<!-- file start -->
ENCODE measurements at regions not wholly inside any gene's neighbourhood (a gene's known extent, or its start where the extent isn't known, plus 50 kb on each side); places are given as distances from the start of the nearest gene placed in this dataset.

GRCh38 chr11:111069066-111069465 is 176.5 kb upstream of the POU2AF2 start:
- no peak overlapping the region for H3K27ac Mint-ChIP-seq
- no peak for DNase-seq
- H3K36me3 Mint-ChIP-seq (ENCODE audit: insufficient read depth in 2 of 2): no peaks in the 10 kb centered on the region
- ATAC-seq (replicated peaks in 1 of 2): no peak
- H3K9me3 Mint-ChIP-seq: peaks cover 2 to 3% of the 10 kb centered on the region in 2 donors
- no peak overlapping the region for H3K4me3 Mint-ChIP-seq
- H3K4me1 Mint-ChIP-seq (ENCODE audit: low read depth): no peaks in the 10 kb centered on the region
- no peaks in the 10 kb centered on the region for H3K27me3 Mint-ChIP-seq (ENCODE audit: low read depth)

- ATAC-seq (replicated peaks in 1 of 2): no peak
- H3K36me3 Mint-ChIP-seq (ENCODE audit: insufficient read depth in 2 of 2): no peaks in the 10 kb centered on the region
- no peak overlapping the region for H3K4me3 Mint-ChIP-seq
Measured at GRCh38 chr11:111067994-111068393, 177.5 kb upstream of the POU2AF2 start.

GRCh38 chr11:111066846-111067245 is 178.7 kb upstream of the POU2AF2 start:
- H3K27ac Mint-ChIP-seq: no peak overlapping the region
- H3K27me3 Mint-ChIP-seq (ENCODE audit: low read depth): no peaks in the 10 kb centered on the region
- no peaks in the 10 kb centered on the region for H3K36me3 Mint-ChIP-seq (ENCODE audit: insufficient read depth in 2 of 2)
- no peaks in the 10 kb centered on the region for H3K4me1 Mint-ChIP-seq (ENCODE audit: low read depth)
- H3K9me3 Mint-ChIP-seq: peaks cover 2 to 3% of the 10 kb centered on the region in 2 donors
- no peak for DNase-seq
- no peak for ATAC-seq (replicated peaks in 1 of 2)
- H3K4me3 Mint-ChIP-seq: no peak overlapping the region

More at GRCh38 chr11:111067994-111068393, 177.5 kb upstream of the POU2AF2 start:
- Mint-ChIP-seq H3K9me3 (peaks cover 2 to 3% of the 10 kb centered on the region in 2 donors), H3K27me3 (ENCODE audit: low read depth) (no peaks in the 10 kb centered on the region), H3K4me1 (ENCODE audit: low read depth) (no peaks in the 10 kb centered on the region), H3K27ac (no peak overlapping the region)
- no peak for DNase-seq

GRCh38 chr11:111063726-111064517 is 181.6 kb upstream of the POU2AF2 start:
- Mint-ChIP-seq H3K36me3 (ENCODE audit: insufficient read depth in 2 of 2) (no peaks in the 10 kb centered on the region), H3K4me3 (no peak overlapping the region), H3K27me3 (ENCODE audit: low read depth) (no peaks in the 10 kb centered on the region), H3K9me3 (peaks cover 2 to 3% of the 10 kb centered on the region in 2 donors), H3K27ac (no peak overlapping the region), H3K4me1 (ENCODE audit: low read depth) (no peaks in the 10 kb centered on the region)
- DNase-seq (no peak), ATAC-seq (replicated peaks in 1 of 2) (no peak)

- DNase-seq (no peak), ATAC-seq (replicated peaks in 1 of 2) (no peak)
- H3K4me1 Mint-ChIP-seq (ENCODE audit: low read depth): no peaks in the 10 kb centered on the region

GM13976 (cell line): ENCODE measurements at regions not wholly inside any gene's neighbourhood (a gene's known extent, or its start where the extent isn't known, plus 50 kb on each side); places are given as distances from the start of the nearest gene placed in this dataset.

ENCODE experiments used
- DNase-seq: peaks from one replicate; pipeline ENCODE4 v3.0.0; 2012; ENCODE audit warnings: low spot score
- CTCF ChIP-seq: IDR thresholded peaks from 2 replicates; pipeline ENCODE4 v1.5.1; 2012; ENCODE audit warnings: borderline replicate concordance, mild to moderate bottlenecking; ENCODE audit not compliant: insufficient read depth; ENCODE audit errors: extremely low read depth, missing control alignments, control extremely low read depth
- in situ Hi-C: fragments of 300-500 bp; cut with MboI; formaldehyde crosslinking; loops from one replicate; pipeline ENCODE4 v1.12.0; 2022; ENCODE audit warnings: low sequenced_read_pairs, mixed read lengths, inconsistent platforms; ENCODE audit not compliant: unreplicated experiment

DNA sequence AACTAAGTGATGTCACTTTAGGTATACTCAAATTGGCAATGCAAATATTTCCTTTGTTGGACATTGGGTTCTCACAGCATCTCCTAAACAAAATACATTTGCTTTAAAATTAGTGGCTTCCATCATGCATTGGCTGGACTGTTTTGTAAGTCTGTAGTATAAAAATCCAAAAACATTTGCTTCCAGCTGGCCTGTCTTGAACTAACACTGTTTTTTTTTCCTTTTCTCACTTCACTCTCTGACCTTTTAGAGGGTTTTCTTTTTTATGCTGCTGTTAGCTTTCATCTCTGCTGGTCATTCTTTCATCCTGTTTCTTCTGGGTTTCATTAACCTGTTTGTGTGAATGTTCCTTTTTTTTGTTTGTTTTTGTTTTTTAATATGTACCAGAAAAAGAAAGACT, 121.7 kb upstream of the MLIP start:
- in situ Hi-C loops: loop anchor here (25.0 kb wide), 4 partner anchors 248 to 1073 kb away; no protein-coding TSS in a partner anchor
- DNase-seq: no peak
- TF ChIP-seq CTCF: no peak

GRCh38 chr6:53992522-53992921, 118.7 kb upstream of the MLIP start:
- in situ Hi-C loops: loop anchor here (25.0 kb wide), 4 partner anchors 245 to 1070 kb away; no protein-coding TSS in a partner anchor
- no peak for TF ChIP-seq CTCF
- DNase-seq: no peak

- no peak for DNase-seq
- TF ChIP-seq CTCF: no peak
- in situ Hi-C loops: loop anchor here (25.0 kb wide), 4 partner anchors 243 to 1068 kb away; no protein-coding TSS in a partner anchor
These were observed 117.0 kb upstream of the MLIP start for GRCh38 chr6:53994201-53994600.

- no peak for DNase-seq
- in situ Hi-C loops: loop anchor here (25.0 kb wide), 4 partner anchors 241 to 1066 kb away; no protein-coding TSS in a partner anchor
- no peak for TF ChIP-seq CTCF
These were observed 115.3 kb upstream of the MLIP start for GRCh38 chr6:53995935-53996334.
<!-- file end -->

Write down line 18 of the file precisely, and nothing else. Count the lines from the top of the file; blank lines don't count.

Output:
- no peaks in the 10 kb centered on the region for H3K36me3 Mint-ChIP-seq (ENCODE audit: insufficient read depth in 2 of 2)